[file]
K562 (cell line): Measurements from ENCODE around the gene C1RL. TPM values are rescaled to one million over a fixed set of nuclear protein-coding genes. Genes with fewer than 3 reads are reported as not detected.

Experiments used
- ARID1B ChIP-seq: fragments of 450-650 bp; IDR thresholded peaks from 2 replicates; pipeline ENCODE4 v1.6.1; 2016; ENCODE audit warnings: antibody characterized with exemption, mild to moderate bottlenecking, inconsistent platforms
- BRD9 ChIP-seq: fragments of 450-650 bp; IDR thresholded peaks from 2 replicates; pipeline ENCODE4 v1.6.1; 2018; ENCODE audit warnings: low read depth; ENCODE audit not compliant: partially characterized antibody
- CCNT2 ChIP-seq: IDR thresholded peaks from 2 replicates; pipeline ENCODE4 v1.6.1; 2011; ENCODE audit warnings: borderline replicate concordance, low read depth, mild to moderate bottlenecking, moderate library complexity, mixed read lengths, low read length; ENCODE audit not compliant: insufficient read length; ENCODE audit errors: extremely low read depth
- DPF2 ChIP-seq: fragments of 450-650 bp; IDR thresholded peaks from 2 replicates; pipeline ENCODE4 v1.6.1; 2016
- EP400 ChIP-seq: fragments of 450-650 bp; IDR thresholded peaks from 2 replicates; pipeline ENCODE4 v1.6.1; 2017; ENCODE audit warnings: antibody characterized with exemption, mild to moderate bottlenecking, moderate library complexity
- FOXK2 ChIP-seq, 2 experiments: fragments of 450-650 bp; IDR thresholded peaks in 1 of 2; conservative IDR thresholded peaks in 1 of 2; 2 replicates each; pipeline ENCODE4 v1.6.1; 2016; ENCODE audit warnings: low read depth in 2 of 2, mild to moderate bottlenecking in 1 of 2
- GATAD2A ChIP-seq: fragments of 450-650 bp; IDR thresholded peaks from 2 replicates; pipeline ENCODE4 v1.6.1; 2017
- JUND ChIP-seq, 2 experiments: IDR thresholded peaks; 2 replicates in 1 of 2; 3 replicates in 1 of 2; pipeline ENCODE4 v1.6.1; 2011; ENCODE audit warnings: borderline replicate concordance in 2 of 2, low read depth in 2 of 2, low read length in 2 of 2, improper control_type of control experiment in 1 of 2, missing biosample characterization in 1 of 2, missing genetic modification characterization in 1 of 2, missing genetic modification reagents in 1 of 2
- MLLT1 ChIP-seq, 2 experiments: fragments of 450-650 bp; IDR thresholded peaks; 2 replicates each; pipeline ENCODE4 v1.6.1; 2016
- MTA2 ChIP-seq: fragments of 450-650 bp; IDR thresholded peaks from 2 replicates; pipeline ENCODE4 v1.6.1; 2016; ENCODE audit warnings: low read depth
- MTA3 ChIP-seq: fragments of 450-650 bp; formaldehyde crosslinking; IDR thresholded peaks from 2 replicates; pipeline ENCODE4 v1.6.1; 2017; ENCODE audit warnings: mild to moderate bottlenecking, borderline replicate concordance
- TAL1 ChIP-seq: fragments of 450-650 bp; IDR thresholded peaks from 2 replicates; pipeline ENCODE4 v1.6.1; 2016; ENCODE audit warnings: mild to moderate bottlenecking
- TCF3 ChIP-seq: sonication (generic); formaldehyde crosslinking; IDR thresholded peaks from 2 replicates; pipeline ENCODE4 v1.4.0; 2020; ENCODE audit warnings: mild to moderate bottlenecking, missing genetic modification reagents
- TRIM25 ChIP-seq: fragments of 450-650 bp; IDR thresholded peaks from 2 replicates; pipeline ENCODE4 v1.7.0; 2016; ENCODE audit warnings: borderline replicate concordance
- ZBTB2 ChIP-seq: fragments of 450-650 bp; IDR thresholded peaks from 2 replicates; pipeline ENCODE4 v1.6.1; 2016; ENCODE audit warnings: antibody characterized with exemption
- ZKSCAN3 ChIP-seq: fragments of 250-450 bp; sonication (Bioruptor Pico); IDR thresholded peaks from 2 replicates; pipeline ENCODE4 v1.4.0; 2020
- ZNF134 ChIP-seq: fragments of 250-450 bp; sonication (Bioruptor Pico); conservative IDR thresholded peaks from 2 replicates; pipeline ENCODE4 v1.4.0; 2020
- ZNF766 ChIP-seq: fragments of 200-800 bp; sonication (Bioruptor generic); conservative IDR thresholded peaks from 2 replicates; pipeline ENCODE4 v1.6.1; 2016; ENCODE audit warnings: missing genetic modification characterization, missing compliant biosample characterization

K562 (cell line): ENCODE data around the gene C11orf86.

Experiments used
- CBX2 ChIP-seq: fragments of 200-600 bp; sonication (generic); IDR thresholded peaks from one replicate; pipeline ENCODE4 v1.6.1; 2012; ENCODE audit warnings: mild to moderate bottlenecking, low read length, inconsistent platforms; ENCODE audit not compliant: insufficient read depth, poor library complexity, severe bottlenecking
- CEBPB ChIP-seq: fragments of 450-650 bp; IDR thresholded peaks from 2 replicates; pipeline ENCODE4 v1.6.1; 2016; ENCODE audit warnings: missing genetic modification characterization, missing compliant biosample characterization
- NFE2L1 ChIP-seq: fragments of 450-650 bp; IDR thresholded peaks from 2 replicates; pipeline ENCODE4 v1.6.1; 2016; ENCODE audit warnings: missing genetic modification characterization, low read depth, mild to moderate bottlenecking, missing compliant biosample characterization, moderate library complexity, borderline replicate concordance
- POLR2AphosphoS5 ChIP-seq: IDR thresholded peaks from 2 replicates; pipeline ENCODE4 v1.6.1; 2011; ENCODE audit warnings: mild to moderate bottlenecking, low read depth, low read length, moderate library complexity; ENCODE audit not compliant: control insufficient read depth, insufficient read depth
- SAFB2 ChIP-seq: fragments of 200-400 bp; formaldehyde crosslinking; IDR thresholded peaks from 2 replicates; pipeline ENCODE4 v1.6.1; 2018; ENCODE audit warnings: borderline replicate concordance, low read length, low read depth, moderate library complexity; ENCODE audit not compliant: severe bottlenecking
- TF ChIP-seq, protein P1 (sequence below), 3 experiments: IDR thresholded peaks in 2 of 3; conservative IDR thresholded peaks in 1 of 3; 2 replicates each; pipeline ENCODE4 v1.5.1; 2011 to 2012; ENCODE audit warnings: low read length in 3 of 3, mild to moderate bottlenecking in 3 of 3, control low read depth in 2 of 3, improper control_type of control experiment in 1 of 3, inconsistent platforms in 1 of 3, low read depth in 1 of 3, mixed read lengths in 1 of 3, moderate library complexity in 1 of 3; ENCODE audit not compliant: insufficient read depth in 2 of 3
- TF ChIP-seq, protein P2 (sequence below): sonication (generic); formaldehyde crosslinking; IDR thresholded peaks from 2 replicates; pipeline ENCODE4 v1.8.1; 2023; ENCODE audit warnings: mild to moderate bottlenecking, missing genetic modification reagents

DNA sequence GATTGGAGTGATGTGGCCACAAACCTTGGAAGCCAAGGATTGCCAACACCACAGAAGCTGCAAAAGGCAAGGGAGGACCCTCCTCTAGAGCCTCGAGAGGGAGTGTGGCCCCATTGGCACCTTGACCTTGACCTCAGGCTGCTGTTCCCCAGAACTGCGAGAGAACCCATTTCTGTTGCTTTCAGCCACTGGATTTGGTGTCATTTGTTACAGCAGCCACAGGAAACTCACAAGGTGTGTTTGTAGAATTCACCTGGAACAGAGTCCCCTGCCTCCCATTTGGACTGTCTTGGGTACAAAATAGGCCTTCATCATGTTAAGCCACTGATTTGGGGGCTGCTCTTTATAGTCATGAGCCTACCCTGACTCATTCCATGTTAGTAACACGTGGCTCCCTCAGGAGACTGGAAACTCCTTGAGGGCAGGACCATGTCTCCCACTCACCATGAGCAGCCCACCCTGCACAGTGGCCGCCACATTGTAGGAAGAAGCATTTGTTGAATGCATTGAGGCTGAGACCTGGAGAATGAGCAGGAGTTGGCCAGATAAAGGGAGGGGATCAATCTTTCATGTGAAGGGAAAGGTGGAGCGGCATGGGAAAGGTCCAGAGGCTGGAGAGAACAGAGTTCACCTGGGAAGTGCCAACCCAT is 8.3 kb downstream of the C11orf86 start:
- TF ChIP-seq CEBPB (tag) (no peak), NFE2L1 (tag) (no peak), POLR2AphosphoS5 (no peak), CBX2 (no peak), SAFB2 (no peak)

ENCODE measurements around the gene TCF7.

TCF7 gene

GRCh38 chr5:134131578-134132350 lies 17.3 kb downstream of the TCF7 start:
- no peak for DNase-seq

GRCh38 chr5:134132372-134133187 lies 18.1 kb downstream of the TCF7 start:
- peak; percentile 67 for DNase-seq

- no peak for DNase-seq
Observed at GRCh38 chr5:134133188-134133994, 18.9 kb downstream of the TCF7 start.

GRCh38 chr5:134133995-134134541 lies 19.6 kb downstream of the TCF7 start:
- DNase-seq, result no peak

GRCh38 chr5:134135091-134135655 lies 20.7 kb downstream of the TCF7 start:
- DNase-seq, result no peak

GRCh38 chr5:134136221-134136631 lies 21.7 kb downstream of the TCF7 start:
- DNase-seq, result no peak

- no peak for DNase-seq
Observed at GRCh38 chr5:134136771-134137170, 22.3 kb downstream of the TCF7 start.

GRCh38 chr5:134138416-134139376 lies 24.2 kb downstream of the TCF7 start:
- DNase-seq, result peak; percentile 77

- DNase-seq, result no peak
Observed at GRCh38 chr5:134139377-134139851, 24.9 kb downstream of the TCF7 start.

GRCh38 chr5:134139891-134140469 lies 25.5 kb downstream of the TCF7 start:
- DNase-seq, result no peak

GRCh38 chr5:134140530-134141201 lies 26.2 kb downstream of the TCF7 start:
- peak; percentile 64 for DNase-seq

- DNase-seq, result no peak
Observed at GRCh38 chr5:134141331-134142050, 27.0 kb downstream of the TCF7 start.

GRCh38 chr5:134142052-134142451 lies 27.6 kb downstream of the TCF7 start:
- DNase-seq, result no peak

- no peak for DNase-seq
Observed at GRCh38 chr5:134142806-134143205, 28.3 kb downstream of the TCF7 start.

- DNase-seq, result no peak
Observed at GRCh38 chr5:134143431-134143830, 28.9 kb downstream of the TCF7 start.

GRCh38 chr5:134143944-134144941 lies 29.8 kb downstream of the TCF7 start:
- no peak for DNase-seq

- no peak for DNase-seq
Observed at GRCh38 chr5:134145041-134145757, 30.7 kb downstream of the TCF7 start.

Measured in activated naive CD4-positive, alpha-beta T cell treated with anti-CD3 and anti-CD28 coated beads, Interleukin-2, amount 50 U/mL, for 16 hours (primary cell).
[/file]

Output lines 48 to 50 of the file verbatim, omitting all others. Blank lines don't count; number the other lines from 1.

GRCh38 chr5:134138416-134139376 lies 24.2 kb downstream of the TCF7 start:
- DNase-seq, result peak; percentile 77

- DNase-seq, result no peak